Simple XY Quad Chart Using Axes as Quadrant Boundaries

This article will show how easy it is to create a scatter chart with its plot area divided horizontally and vertically into four regions. The regions are separated by the chart axes, and these axes can be positioned where needed to demarcate the quadrants.

Quad Chart Using Axes as Quadrant Boundaries

I have written a tutorial showing how to create an Excel Chart With Colored Quadrant Background, which was more complicated, as it used stacked areas and secondary axes to get the colored background. This is much simpler to create and maintain, and serves much the same purpose.

Here is the sample X and Y data, with calculated averages, and the initial XY scatter chart. We will position the axes at the respective averages of the X and Y data, though you can position them wherever it makes sense in your analysis.

Quad Chart by Axes - Data and Chart

We need to reposition the axes of this chart. Double click the horizontal axis, or select the horizontal axis and press Ctrl+1 (numeral one), to open the Format Axis task pane (shown here, Excel 2013) or Format Axis dialog (works much the same in earlier Excel versions). Under Axis Options >Vertical Axis Crosses, select the Axis Value option, and enter the X average into the box, as shown.

Format Axis Task Pane - Axis Crosses At

The result is shown below left. Repeat for the vertical axis, below right.

Quad Chart by Axes - Position Axes

Those axis labels are totally in the way, but it’s easy to move them. Format each axis (open the task pane or dialog as above) and under Labels > Label Position, select Low from the dropdown.

Format Axis Task Pane - Label Position Low

Now those labels are along the edges of the chart, where they do more good than harm (below left). You can do a small amount of formatting to make the quadrants stick out a bit more clearly. In the chart below right, I’ve used a lighter shade of gray for the gridlines, and I’ve used a darker color, in fact, the same color as the markers, for the axis line color.

Quad Chart by Axes - Position Labels and Reformat

It is easy to use VBA to position the axes and axis labels, using a simple routine like that shown below. This routine positions the labels, then uses the averages calculated in the worksheet to position the axis lines.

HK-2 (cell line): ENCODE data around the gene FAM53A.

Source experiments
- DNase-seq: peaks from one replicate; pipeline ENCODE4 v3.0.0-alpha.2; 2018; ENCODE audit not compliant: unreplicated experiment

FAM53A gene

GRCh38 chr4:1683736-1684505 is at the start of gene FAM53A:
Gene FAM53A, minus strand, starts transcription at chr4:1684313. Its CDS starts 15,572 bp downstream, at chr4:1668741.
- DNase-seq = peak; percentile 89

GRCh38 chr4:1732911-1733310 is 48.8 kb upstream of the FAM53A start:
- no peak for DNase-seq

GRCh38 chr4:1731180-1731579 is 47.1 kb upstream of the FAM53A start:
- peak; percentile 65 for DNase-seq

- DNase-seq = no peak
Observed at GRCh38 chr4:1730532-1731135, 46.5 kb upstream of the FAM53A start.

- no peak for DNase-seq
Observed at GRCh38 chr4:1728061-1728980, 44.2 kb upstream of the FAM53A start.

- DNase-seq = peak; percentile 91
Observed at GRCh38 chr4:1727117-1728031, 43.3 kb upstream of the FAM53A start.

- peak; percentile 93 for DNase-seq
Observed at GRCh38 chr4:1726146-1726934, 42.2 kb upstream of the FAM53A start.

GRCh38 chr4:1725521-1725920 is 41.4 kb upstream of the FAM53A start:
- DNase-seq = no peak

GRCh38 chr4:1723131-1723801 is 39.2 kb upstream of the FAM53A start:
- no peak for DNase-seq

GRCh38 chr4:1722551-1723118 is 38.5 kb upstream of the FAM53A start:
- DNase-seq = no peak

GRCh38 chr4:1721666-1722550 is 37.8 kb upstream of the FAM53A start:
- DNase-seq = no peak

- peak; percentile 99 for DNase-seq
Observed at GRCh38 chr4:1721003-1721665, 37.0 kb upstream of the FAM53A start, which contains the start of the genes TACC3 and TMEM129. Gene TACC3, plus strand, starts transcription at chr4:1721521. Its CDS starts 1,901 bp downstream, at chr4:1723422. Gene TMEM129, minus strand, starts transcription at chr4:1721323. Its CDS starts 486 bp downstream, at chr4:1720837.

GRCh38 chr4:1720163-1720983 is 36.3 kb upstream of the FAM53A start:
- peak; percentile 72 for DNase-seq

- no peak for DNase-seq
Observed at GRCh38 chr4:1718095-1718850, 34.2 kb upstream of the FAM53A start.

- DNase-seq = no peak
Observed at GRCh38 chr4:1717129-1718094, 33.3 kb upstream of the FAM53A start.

Sub AxesAsQuadBoundaries1()
  With ActiveChart
    With .Axes(xlCategory)
      .TickLabelPosition = xlTickLabelPositionLow
      .CrossesAt = ActiveSheet.Range("A17").Value2
    End With
    With .Axes(xlValue)
      .TickLabelPosition = xlTickLabelPositionLow
      .CrossesAt = ActiveSheet.Range("B17").Value2
    End With
  End With
End Sub

The next routine skips the worksheet calculations, instead taking the averages of the X and Y values plotted in the chart to position the axis lines.

Sub AxesAsQuadBoundaries2()
  Dim vData As Variant
  With ActiveChart
    vData = .SeriesCollection(1).XValues
    With .Axes(xlCategory)
      .TickLabelPosition = xlTickLabelPositionLow
      .CrossesAt = WorksheetFunction.Average(vData)
    End With
    vData = .SeriesCollection(1).Values
    With .Axes(xlValue)
      .TickLabelPosition = xlTickLabelPositionLow
      .CrossesAt = WorksheetFunction.Average(vData)
    End With
  End With
End Sub

You can even use worksheet events to reposition the chart axes. My X and Y values were calculated using =RANDBETWEEN(2,14), so whenever the worksheet calculates (e.g., by pressing the F9 function key), the values change. I can tap into this calculation event as follows.

  • Right click on the worksheet tab, and select View Code from the popup menu. The VB Editor opens with a code module corresponding to the worksheet.
  • Select Worksheet from the left hand dropdown at the top of the new code module.
  • Select Calculate from the right hand dropdown.
  • Enter the code as shown.

Worksheet_Calculate Event to Keep Axes in Position

Here is the code so you don’t need to type it all yourself. Simply copy and paste into the worksheet’s code module.

Private Sub Worksheet_Calculate()
  Dim vData As Variant
  With Me.ChartObjects(1).Chart
    vData = .SeriesCollection(1).XValues
    With .Axes(xlCategory)
      .TickLabelPosition = xlTickLabelPositionLow
      .CrossesAt = WorksheetFunction.Average(vData)
    End With
    vData = .SeriesCollection(1).Values
    With .Axes(xlValue)
      .TickLabelPosition = xlTickLabelPositionLow
      .CrossesAt = WorksheetFunction.Average(vData)
    End With
  End With
End Sub

Depending on the details of your worksheet model, you could use the Worksheet_Calculate, Worksheet_Change, Worksheet_PivotTableUpdate, or other event procedures to update the chart.

 

Peltier Tech Chart Utility

Excel Chart With Colored Quadrant Background